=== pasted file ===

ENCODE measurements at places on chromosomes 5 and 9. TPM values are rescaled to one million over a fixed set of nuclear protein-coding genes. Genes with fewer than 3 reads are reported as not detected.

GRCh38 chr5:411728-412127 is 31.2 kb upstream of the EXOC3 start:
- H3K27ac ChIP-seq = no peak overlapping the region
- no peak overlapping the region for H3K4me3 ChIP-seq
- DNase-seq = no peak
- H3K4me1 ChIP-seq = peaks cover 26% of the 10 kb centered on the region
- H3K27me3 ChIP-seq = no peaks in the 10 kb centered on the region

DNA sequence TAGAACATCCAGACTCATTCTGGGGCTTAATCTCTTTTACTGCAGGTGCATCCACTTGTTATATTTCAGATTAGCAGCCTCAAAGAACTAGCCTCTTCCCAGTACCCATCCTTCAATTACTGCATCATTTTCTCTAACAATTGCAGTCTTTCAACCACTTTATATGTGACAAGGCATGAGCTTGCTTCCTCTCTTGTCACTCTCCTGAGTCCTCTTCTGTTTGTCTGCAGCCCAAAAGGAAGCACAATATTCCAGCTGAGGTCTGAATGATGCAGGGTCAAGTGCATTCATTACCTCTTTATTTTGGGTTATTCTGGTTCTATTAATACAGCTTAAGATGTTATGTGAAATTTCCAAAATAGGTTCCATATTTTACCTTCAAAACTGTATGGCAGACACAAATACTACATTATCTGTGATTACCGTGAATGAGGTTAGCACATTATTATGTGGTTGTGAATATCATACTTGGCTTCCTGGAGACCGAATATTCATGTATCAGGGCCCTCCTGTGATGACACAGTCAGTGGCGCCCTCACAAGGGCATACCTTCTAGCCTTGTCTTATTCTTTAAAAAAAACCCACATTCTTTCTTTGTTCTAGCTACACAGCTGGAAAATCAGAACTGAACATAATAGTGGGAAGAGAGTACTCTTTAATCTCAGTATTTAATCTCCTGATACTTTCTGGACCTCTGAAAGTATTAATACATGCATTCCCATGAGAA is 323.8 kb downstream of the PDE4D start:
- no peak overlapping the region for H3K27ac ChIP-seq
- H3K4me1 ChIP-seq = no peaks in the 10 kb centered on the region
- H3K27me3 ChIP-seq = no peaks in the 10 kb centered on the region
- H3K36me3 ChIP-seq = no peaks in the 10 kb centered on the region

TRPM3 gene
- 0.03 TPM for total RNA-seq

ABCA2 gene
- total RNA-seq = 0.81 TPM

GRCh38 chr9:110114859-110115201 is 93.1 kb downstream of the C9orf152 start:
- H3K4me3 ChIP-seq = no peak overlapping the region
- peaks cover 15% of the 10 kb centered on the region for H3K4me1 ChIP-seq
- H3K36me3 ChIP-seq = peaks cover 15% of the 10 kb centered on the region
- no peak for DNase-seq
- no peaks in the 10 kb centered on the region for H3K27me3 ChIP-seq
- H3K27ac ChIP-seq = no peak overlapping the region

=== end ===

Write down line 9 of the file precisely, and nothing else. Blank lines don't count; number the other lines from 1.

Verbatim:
- no peak overlapping the region for H3K27ac ChIP-seq